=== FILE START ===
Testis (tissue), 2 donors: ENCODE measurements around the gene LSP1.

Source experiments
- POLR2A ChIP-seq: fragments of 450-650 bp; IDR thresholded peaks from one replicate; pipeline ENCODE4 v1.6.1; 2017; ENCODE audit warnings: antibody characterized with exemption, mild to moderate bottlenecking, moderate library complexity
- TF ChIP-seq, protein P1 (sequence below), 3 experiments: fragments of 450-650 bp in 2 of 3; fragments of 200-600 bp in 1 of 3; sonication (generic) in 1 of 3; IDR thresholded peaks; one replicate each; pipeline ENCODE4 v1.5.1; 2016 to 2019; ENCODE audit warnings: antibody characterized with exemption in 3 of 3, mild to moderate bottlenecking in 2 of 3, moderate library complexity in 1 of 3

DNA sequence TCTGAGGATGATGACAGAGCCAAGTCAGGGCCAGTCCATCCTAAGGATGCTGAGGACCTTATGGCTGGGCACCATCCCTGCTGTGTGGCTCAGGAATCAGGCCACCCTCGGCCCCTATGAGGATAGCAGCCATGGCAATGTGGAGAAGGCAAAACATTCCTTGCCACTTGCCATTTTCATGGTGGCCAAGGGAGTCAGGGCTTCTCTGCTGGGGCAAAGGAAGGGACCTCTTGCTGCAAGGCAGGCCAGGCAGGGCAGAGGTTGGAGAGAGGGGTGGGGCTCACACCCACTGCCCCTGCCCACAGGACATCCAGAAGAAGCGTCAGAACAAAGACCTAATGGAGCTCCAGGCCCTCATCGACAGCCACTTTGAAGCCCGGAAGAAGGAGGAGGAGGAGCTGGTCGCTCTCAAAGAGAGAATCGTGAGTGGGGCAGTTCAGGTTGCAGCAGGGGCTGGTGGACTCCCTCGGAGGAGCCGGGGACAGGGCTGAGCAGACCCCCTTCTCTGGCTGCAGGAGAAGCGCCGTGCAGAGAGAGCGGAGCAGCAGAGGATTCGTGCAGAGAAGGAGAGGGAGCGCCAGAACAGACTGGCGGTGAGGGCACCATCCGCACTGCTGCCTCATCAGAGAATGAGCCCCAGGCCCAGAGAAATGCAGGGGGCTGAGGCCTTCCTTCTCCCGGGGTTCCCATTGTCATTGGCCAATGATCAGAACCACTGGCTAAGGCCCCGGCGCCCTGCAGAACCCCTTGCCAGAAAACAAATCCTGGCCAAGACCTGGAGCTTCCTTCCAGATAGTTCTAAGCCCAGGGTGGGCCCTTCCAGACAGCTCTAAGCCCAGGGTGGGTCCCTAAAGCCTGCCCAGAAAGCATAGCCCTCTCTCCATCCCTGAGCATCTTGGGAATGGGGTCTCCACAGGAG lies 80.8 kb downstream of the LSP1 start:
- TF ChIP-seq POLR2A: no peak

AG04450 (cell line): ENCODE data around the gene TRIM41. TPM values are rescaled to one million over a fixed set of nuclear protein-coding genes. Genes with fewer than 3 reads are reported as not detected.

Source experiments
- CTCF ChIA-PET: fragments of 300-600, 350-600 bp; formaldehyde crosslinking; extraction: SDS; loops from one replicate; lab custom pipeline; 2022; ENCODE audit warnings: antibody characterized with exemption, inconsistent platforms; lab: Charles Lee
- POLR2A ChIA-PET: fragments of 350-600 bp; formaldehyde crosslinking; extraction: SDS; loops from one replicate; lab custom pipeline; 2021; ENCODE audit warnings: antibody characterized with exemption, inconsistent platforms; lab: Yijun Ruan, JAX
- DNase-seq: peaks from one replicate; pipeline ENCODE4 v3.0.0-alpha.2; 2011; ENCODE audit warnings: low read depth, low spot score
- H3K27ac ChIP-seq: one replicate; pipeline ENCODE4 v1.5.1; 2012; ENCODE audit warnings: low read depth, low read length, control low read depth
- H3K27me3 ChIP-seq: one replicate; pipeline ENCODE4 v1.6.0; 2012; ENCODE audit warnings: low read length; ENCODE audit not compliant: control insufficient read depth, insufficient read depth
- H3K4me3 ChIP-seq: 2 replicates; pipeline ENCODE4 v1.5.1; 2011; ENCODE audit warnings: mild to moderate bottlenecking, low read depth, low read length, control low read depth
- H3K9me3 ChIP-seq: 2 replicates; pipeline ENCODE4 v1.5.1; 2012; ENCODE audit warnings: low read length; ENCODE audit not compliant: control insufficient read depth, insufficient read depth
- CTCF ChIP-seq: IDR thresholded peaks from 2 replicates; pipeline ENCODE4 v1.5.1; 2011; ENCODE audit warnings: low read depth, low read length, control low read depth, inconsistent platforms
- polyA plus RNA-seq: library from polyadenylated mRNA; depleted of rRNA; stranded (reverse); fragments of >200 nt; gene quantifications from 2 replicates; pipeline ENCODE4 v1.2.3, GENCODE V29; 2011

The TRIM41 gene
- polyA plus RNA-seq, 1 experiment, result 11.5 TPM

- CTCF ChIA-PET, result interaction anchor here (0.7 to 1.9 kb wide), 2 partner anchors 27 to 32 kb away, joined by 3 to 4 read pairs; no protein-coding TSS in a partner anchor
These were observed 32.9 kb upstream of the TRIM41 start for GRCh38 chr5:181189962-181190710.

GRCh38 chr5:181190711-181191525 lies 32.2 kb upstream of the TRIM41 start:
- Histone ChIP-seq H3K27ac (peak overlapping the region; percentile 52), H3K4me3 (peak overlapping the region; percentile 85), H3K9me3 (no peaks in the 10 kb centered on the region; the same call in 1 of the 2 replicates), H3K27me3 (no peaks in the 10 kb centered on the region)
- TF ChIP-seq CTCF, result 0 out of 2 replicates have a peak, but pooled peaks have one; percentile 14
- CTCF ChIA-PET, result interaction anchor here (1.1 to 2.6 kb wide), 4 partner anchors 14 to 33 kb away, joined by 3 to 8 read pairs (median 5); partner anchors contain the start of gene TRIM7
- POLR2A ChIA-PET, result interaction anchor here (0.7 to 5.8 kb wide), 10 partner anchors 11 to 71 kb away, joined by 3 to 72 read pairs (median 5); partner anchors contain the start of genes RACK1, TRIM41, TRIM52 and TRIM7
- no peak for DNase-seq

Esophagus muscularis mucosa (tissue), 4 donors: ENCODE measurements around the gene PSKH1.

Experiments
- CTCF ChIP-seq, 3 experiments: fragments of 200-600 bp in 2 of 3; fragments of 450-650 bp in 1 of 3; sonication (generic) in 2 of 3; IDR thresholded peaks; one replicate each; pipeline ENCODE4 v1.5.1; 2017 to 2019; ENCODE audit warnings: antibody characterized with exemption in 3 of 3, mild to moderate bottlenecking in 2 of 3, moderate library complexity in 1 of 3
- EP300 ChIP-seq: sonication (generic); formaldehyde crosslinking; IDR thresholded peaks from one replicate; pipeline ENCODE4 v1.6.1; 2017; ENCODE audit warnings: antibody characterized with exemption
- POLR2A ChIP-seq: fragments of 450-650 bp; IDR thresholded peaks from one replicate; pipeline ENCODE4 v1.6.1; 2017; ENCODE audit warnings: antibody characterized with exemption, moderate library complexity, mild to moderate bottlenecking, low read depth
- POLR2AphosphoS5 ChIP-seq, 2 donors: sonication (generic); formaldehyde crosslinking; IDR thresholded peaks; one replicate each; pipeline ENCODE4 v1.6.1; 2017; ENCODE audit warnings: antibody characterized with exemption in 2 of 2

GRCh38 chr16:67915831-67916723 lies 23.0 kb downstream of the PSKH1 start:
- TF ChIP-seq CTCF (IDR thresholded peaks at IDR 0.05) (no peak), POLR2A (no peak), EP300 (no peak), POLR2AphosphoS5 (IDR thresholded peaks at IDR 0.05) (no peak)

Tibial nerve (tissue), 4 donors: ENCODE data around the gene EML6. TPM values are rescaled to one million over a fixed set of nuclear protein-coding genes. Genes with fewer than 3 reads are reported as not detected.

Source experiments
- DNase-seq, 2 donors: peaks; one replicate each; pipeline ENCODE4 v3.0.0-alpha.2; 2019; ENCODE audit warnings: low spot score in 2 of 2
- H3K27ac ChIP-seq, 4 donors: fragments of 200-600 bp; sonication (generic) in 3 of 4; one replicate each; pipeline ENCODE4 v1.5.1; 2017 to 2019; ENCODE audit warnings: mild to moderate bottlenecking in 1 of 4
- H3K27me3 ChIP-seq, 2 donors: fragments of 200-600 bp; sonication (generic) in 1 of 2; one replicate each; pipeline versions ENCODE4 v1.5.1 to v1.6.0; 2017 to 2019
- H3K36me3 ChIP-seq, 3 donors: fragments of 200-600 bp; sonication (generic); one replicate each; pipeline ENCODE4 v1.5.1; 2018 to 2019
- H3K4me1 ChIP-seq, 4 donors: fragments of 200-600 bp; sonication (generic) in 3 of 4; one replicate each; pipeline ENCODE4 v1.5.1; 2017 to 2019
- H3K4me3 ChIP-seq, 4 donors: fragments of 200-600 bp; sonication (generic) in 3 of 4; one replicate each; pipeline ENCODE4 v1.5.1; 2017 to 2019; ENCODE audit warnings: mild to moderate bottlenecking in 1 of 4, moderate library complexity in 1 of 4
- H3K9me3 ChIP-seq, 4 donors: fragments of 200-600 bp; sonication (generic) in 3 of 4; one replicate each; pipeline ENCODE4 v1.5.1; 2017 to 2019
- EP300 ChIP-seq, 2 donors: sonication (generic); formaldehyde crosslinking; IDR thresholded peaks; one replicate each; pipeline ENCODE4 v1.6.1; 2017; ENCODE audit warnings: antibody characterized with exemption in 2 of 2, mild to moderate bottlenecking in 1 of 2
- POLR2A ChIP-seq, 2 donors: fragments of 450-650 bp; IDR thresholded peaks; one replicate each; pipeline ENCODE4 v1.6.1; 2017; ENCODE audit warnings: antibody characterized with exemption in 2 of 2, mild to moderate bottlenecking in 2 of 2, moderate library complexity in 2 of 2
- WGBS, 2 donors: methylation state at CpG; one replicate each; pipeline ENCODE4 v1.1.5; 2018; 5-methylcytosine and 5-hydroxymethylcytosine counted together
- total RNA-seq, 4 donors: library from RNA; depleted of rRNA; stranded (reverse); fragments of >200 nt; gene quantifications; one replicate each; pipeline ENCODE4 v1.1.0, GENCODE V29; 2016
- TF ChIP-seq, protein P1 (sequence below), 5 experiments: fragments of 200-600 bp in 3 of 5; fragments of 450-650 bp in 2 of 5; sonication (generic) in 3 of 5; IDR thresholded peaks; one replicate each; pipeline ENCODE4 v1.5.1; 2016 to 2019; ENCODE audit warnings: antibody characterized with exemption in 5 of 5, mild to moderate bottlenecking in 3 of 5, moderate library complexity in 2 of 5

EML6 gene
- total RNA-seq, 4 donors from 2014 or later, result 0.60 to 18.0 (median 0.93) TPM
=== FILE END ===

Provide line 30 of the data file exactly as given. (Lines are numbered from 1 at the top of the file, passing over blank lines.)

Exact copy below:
- CTCF ChIP-seq, 3 experiments: fragments of 200-600 bp in 2 of 3; fragments of 450-650 bp in 1 of 3; sonication (generic) in 2 of 3; IDR thresholded peaks; one replicate each; pipeline ENCODE4 v1.5.1; 2017 to 2019; ENCODE audit warnings: antibody characterized with exemption in 3 of 3, mild to moderate bottlenecking in 2 of 3, moderate library complexity in 1 of 3